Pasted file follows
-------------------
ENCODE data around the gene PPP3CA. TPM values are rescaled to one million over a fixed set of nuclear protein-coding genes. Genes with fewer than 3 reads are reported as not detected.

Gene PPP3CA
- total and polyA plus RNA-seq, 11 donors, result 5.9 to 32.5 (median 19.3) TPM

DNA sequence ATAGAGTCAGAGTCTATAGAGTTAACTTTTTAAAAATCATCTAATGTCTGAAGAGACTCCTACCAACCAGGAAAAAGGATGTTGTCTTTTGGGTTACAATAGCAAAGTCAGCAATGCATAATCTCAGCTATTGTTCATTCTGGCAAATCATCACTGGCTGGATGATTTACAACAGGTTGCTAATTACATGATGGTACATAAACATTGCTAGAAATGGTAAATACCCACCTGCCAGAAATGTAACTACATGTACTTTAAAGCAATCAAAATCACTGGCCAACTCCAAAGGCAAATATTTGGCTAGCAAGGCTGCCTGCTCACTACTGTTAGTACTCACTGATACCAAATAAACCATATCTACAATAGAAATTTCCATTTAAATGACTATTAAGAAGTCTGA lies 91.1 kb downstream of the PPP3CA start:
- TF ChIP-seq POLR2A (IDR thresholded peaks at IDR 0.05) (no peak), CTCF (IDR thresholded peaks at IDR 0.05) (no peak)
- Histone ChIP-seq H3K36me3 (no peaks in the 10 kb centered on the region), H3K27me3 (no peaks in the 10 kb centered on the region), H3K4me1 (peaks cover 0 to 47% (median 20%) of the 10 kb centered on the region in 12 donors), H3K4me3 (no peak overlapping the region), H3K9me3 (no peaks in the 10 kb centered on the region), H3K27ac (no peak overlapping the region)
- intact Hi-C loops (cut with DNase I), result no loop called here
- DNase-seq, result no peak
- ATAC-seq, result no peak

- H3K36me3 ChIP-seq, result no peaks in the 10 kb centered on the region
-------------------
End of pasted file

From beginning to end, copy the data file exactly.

ENCODE data around the gene PPP3CA. TPM values are rescaled to one million over a fixed set of nuclear protein-coding genes. Genes with fewer than 3 reads are reported as not detected.

Gene PPP3CA
- total and polyA plus RNA-seq, 11 donors, result 5.9 to 32.5 (median 19.3) TPM

DNA sequence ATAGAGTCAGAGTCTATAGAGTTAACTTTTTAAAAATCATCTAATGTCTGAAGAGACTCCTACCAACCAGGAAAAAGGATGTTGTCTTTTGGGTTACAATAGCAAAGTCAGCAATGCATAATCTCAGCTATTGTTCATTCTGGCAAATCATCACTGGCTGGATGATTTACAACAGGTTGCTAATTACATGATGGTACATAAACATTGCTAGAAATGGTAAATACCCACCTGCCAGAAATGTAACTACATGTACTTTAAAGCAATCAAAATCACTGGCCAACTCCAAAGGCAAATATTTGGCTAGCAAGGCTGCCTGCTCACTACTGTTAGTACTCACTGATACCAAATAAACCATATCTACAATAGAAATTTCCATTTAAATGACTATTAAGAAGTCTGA lies 91.1 kb downstream of the PPP3CA start:
- TF ChIP-seq POLR2A (IDR thresholded peaks at IDR 0.05) (no peak), CTCF (IDR thresholded peaks at IDR 0.05) (no peak)
- Histone ChIP-seq H3K36me3 (no peaks in the 10 kb centered on the region), H3K27me3 (no peaks in the 10 kb centered on the region), H3K4me1 (peaks cover 0 to 47% (median 20%) of the 10 kb centered on the region in 12 donors), H3K4me3 (no peak overlapping the region), H3K9me3 (no peaks in the 10 kb centered on the region), H3K27ac (no peak overlapping the region)
- intact Hi-C loops (cut with DNase I), result no loop called here
- DNase-seq, result no peak
- ATAC-seq, result no peak

- H3K36me3 ChIP-seq, result no peaks in the 10 kb centered on the region